Reading 46 page 184 #5 The currency curve yield is much lower in the US than in Gr Britain. You read in nespaper that is unattractive for US investor to hedge currency risk on British assets. The same article states that British investors should hedge the currency risk on their US investments. What do you think? ***************************************** My answer was that because yield is lower in US, should appreciate (based on interest rate parity). If would appreciate, then its better for US investor to hedge, otherwise he would have currency loss. But British investor shouldn’t hedge. I read CFA answer and don’t get it
I would say that because lower US yield: -for US investor, british investments would depreciate so should hedge. (newpaper is incorrect) -for British investor, should remain unhedgd as the US currency will appreciate (newpaper is incorrect) am i right?
that’s what i thought, but have you read their answer?
By hedging you lock in the expected appreciation/depreciation. By not hedging, you subject yourself to volatile exchange rates which may not appreciate/depreciate as expected.
what is the currency curve yield ???
I assume the Curve plotting different Spot Rates/Forward Rates into the future…
Yep, I don’t get the CFA answer at all. Can someone translate?
I have read conflicting things regarding impact of interest rates on currency. Higher interests rates lead to depreciating currency through IRP. Higher interest rates lead to capital inflows for investment and currency appreciates. I like the IRP view as arbitrage is easy in currency markets. However, the second view has its charm for intuitive simplicity. May be the time horizon is different…
The question mentions the “current yield curve” not the “currency curve yield.” It’s just saying interest rates are lower in the US than in Great Britain. If IRP holds and the swap is correctly priced, then by entering into a currency swap you lock in the expected depreciation of the pound. By not hedging, you are exposed to currency risk. I could use more help understanding the second possibility that the higher-interest rate currency will appreciate.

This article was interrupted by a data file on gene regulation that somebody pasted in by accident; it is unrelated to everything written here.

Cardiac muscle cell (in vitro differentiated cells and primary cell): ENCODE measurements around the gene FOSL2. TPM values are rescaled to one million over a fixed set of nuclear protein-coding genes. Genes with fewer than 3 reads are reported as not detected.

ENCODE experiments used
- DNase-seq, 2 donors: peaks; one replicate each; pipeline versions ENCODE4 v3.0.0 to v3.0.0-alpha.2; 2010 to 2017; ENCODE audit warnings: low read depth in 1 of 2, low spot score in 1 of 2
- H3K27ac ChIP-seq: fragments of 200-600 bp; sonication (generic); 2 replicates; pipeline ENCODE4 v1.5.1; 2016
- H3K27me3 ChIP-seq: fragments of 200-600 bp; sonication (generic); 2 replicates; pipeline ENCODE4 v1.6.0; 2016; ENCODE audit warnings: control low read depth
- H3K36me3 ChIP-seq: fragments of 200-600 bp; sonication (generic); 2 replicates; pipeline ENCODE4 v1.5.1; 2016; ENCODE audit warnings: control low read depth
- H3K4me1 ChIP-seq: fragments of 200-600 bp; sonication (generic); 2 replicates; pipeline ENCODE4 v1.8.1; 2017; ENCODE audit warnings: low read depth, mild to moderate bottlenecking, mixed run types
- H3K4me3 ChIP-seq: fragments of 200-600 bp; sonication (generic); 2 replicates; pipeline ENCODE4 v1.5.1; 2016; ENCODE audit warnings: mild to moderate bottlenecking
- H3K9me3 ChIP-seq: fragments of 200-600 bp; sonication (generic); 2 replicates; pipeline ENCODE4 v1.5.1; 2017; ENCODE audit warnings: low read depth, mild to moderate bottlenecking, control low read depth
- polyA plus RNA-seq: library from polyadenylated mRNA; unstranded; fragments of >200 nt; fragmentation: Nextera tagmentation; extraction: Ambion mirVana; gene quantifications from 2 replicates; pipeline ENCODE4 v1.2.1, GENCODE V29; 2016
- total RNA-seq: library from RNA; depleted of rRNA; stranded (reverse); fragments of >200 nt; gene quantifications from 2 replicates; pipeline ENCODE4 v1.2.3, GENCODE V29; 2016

I also thought the way atpr did. But it’s a trick question – it’s not about whether the currency is expected to depreciate or appreciate. Remember, when you enter into a forward contract, you are already paying the price, or getting the rewards of expected changes in exchange rates. You are agreeing to pay or get something different from spot – but that doesn’t mean you won or lost. So the question was basically saying – a currency hedge is appropriately priced. Do you hedge? The answer in all cases is yes, if you want to reduce the currency risk. PS… the last sentence suggests that higher rates in UK will attract non-UK investors who want to buy British pounds, thus driving up prices for pounds. This btw is contrary to IRP.
so seems like you are either long or short your currency (depending if you’re US or UK)… based on int. rate parity you expect it to appreciate or depreciate a set amount… if you believe your currency will appreciate more than that, don;t hedge… if you expect it to appreciate by a lesser amount than predicted by IRP, then lock in and hedge… does this sound correct?
Correct, but the question never gave what your own opinion was. That’s why the answer had to be hedge to remove currency risk. Because there was no reason to not hedge.
What’s the answer to this question? I would think that if the Yield Curve is currently much lower in the U.S than it is in Britain and I’m a U.S investor with assets in the UK, I would hedge my position because the U.S currency based on IRP is expected to appreciate vs. the pound. On the flip side, if I’m a British investor investing in the U.S, I would NOT hedge my position. Having said all that, if you expect the U.S currency to appreciate MORE than indicated by IRP, then hedge your UK investments. Alternatively, if you expect the U.S current to appreciate less than indicated by IRP, than you should hedge your UK investments. Always remember: (1 + Cd) - (1 + Cf)(F/So) = 0 ----> IRP For No Arbitrage To Exist PJStyles
For CFA test strategy, I think the answer is to hedge unless you know from some other source (like a proprietary model they don’t explain) that the foreign currency will appreciate by more than approximately [Rfr(domestic) - Rfr(foreign)]
So the translation of the CFA answer is that I reread their answer “Short-term currency swings can be large relative to the inetrest rate differential, so risk should be considered. To hedge currency risk could turn out to be a good decision even…” Yea… I agree with bchadwick “For CFA test strategy, I think the answer is to hedge unless you know from some other source (like a proprietary model they don’t explain) that the foreign currency will appreciate by more than approximately [Rfr(domestic) - Rfr(foreign”